The 1,000 richest people on the planet recouped their COVID-19 losses within just nine months, but it could take more than a decade for the world’s poorest to recover from the economic impacts of the pandemic, reveals a new Oxfam report today.
The Inequality Virus is being published on the opening day of the World Economic Forum’s virtual meeting, The Davos Agenda (25th of January). The report shows that COVID-19 has the potential to increase economic inequality in almost every country at once, the first time this has happened since records began over a century ago. Rising inequality means it could take at least 14 times longer for the number of people living in poverty to return to pre-pandemic levels than it took for the fortunes of the top 1,000, mostly White male billionaires to bounce back.
In Canada, the fortunes of the country’s 44 billionaires have increased by almost $63.5 billion (CAD) since March 2020. Oxfam estimates this would be enough to give every one of the 3.8 million poorest people in Canada a check for $16,823 (CAD).
In Canada, it would take a nurse 155 years to earn what one of the top 100 CEOs of the country earns. Alternatively, one of those CEOs could earn the same a nurse does in a year in two days.
A new global survey of 295 economists from 79 countries, commissioned by Oxfam, reveals that 87 per cent of respondents, including Jeffrey Sachs, Jayati Ghosh and Gabriel Zucman, expect an ‘increase’ or a ‘major increase’ in income inequality in their country as a result of the pandemic.
Oxfam’s report shows how the rigged economic system is enabling a super-rich elite to amass wealth in the middle of the worst recession since the Great Depression while billions of people are struggling to make ends meet. It reveals how the pandemic is deepening long-standing economic, racial and gender divides.
- The recession is over for the richest. The world’s 10 richest men have seen their combined wealth increase by more than $600 billion (CAD) since the pandemic began – more than enough to pay for a COVID-19 vaccine for everyone and to ensure no one is pushed into poverty by the pandemic. At the same time, the pandemic has ushered in the worst job crisis in over 90 years with hundreds of millions of people now underemployed or out of work.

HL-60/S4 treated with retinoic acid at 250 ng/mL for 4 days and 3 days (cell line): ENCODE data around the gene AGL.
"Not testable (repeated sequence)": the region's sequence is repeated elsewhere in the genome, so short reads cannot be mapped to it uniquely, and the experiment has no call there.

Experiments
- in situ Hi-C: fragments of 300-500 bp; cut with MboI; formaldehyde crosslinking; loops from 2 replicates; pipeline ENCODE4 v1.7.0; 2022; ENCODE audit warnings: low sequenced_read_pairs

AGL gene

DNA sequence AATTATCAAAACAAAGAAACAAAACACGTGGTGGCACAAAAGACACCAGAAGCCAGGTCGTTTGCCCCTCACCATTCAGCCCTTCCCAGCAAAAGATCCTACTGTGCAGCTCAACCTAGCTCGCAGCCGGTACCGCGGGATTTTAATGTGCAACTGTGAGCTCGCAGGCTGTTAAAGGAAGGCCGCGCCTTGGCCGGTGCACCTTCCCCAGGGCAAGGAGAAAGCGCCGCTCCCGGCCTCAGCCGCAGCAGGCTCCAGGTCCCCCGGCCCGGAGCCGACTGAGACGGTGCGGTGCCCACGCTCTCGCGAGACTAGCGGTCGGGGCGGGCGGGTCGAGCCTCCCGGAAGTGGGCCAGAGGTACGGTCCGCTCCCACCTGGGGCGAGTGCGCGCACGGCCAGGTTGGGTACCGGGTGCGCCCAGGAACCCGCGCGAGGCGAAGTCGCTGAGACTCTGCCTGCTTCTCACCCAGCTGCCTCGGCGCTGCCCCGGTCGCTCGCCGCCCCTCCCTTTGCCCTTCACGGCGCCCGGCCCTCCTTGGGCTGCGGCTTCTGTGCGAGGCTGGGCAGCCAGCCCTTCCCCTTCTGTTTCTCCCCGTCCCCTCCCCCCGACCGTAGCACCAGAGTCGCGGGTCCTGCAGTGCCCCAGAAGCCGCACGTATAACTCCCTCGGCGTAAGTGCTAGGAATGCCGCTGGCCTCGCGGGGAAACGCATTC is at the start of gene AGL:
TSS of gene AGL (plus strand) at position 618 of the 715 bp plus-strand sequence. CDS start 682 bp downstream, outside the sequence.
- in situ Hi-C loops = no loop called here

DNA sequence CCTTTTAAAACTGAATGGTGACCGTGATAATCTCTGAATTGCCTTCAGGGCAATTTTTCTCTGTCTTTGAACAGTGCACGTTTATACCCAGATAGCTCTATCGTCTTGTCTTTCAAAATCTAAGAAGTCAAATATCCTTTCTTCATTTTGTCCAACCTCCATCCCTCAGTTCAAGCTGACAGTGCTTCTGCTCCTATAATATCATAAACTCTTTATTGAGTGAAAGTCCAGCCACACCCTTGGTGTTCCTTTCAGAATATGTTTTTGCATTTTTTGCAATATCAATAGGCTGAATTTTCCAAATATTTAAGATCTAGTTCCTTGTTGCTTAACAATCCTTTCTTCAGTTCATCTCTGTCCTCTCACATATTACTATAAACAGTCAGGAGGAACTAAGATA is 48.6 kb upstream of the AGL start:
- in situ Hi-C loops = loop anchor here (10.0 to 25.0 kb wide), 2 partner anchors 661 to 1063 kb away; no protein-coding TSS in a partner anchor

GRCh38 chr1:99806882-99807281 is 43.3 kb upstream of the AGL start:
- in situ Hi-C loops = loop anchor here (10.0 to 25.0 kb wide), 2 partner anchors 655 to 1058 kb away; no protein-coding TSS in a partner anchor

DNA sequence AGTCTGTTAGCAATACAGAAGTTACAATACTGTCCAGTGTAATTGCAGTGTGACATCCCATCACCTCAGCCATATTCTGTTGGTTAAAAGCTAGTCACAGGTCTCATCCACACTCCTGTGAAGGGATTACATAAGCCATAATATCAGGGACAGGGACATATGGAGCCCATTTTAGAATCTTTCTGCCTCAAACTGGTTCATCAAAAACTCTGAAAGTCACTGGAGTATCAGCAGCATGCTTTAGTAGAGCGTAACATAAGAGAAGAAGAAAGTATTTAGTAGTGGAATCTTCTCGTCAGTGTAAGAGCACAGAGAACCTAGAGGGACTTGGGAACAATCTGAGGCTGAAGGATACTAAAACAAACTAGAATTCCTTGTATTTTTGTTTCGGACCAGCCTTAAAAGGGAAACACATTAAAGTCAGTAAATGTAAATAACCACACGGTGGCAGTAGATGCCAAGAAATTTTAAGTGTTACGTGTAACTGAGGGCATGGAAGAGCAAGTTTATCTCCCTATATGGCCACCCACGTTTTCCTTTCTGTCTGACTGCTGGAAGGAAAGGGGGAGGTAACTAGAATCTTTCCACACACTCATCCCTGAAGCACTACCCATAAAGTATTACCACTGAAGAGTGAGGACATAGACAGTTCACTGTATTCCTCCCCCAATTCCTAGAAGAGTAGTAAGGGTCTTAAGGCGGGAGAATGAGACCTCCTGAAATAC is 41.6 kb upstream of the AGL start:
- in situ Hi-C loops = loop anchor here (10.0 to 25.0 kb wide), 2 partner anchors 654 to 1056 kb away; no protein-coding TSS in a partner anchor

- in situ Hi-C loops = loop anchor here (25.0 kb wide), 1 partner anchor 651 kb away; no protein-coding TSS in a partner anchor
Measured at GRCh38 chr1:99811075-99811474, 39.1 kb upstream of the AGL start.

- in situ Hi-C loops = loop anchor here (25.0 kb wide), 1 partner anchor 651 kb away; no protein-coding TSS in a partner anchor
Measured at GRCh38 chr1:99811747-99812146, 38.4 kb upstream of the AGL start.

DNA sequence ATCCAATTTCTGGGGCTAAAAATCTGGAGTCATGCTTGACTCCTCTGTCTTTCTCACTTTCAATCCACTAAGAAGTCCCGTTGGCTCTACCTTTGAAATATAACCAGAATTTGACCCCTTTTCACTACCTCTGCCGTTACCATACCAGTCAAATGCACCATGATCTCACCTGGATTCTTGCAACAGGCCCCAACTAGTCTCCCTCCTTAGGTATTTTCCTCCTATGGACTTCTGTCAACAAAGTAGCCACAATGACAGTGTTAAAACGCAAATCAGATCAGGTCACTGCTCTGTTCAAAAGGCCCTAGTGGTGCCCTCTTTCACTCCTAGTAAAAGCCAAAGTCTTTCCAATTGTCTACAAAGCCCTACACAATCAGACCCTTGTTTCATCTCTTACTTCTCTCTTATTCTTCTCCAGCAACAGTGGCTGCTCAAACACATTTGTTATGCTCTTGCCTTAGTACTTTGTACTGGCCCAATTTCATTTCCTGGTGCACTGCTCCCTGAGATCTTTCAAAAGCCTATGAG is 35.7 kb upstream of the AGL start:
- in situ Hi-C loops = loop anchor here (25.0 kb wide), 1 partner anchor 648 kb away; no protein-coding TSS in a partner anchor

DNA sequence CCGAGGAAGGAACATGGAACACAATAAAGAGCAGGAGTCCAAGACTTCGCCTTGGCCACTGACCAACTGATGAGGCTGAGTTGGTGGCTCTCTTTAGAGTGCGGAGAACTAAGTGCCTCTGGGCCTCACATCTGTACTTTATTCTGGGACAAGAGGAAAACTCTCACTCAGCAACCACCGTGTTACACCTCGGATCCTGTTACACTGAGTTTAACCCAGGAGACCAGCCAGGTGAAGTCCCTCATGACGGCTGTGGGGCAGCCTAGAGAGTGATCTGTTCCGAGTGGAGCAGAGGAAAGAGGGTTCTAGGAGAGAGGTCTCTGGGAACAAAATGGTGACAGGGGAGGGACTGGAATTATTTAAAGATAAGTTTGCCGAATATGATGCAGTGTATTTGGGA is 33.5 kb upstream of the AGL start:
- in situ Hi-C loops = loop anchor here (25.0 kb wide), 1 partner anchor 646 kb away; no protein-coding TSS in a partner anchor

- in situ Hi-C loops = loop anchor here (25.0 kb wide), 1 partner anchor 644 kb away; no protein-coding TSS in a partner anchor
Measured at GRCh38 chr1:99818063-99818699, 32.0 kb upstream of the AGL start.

- Women are hardest hit, yet again. Globally, women are overrepresented in the low-paid precarious professions that have been hardest hit by the pandemic. If women were represented at the same rate as men in these sectors, 112 million women would no longer be at high risk of losing their incomes or jobs. Women make up roughly 70 per cent of the global health and social care workforce – putting them at increased risk of contracting COVID-19.
- Inequality is costing lives. Afro-descendants in Brazil are 40 per cent more likely to die of COVID-19 than White people, while nearly 22,000 Black and Hispanic people in the United States would still be alive if they experienced the same COVID-19 mortality rates as their White counterparts. Infection and mortality rates are higher in poorer areas of countries.
- Fairer economies are the key to a rapid economic recovery from COVID-19. A temporary tax on excess profits made by the 32 global corporations that have gained the most during the pandemic could have raised by more than $130 billion (CAD) in 2020. This is enough to provide unemployment benefits for all workers and financial support for all children and elderly people in low- and middle-income countries.
Billionaires fortunes rebounded as stock markets recovered despite continued recession in the real economy. Their total wealth hit $15.11 trillion (CAD) in December 2020, equivalent to G20 governments’ total COVID-19 recovery spending. The road to recovery will be much longer for people who were already struggling pre-COVID-19. When the virus struck over half of workers in poor countries were living in poverty, and three-quarters of workers globally had no access to social protections like sick pay or unemployment benefits.
“We stand to witness the greatest rise in inequality since records began. The deep divide between the rich and poor is proving as deadly as the virus, said Denise Byrnes, executive director of Oxfam-Québec. Women and marginalized racial groups are bearing the brunt of this crisis. They are more likely to be pushed into poverty, go hungry or be excluded from healthcare. And yet, they are more likely to work frontline jobs that increase their exposure to the virus. COVID-19 has also led to an explosion in unpaid care work, which is done predominantly by women.”
“Extreme inequality is not inevitable, but a policy choice, Gabriela Bucher, executive director of Oxfam International added. Governments around the world must seize this opportunity to build more equal, more inclusive economies that end poverty and protect the planet. The fight against inequality must be at the heart of economic rescue and recovery efforts. Governments must ensure everyone has access to a COVID-19 vaccine and financial support if they lose their job. They must invest in public services and low carbon sectors to create millions of new jobs and ensure everyone has access to a decent education, health, and social care, and they must ensure the richest individuals and corporations contribute their fair share of tax to pay for it.
“These measures must not be band-aid solutions for desperate times but a ‘new normal’ in economies that work for the benefit of all people, not just the privileged few.”
Oxfam is part of the Fight Inequality Alliance, a growing global coalition of civil society organizations and activists that are holding the Global Protest to Fight Inequality from January 23 – 30 in around 30 countries, including Kenya, Mexico, Norway and the Philippines, to promote solutions to inequality and demand that economies work for everyone.